Most people today consume the same several foods every day, and even the most diligent eaters are exposed to a variety of chemicals along the way, which increases the risk for allergies and sensitivities. These reactions are our body’s way of trying to protect us.
Studies show dietary diversity is beneficial to human health. One study showed women consuming more than 16 to 17 items from a list of healthy foods reduced their risk of dying from all causes by 42 percent when compared to women who consumed fewer than nine items from the list. (5) But there’s a caveat: too much of a good thing can be too much of a good thing. Another study illustrated how increased dietary diversity may lead to overconsumption and raise your risk for obesity and diabetes. (6)
Evidence exists that the more of a food you consume, the higher your risk for developing a sensitivity to it. Our nomadic ancestors ate seasonally, which prevented them from overdoing it on any one food. Different ancestries and blood types have been associated with different hypersensitivity tendencies. Concepts of eating right for your blood type have very much been based on this premise.
One note about food cravings: we tend to crave the foods to which we’re hypersensitive. This seems counterintuitive, and the reason isn’t clear. One theory is that we become “addicted” to chemical messengers, such as histamine and cortisol, that our bodies produce in response to allergens. We may experience a soothing response from these chemicals, prompting us to eat more. (7)
How to Identify Your Own “Unfriendly Foods”
Resolving sensitivities requires taking a break from eating the triggering foods, so the first step is to determine which foods you need to avoid. You may be hip deep in conflicting information, so let me share with you what I know. The most common methods of diagnosing food sensitivities are the following: (8)
- IgG/IgG4 testing (ELISA)
- Cytotoxicity testing (ALCAT)
- Electrodermal testing or vega testing
- Nambrudipad’s Allergy Elimination Technique (NAET)
- Applied kinesiology or muscle testing
- Pulse testing
- Hair analysis
- Elimination diets and food challenges
Most of these are unreliable, expensive, or not terribly accessible. Electrodermal testing has a reputation for inaccuracy. (9) Muscle testing depends on the skills of the practitioner and, at least in my experience, is not always consistent. Going into each of these approaches in detail is beyond the scope of this article, but the bottom line is, there is no good scientific evidence that any are reliable—save for one.
The most reliable way to determine your food sensitivities is with an elimination diet and food challenges.
Unfortunately, this is also the most time and labor intensive of all the options, but it’s the only method that yields consistent results—and the price is right because it’s free.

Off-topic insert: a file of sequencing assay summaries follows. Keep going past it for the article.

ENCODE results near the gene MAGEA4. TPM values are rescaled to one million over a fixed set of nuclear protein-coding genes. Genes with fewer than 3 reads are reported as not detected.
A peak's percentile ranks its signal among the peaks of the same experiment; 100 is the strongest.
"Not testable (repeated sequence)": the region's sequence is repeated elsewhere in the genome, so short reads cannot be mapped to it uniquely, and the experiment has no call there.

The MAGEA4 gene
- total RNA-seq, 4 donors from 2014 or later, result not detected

I’m the first to admit that spending a month or so tracking and testing my foods may not seem as attractive as a single blood test or skin probe, but the scientific evidence just isn’t there.
IgG/IgG4 Testing Called Into Question
I have used IgG blood tests myself and was recently shocked to learn that IgG levels may not actually reflect food intolerances.
IgG serum testing involves measuring the amount of IgG4 (Immunoglobulin G4) your body produces in response to various foods. Proponents claim that the higher your IgG4 level is, the more intolerant/hypersensitive you are to that food. However, it isn’t that simple. IgG4 may have both protective as well as harmful properties.
The latest discussion revolves around IgG levels reflecting immunological tolerance—repeated exposure to foods rather than hypersensitivity. There is poor correlation between IgG values and symptoms, and high IgG antibodies do not mean you have a hidden reaction to that food. (10, 11, 12) Many studies support this view.
For example, people recovering from dairy allergy show increasing levels of IgG4. (13) If IgG4 levels really reflected sensitivity, then their levels should be decreasing. Also, children with eczema and egg or milk allergies with higher levels of IgG are found to have greater tolerance to these foods later in life. (14) Our bodies produce IgG in response to all of the foods we eat, and it seems that this biological response is much more complex than given credit for.
Indeed, some people have experienced improvements in their health by avoiding foods per IgG results. I, myself experienced this and of course I took this to mean the tests were accurate. However, I might have avoided some problematic foods by chance, and I would have certainly nailed down those sensitivities with an elimination diet. Expectations always play a role, and the placebo effect is alive and well.
There is no denying the science. Allergy and immunology associations around the world have issued position statements warning against IgG blood tests. (16, 17) Dr. Rob Loblay, clinical immunologist at Royal Prince Alfred Hospital in Australia, had this to say:
We have not found any correlation between challenge results and IgG blood tests, so we don’t think they’re helpful. IgG antibodies to food are simply a marker of exposure, and IgG4 subclass levels correlate with the development of clinical tolerance in people who have outgrown their IgE mediated food allergies. This has nothing to do with intolerances, in my opinion. (18)
How to Deal with Food Sensitivities: Eliminate, Challenge, Modify
Investigating your food sensitivities is deceptively simple. Basically, you eliminate all potentially triggering foods and food chemicals with an elimination diet, and then add them back one at a time until the culprits are identified (food challenges). The final phase is implementing a modified diet consisting only of your “friendly foods.” In a 2006 study involving IBS sufferers, this general approach was found beneficial for 100 percent of study participants. (19)
Step 1: Elimination Diet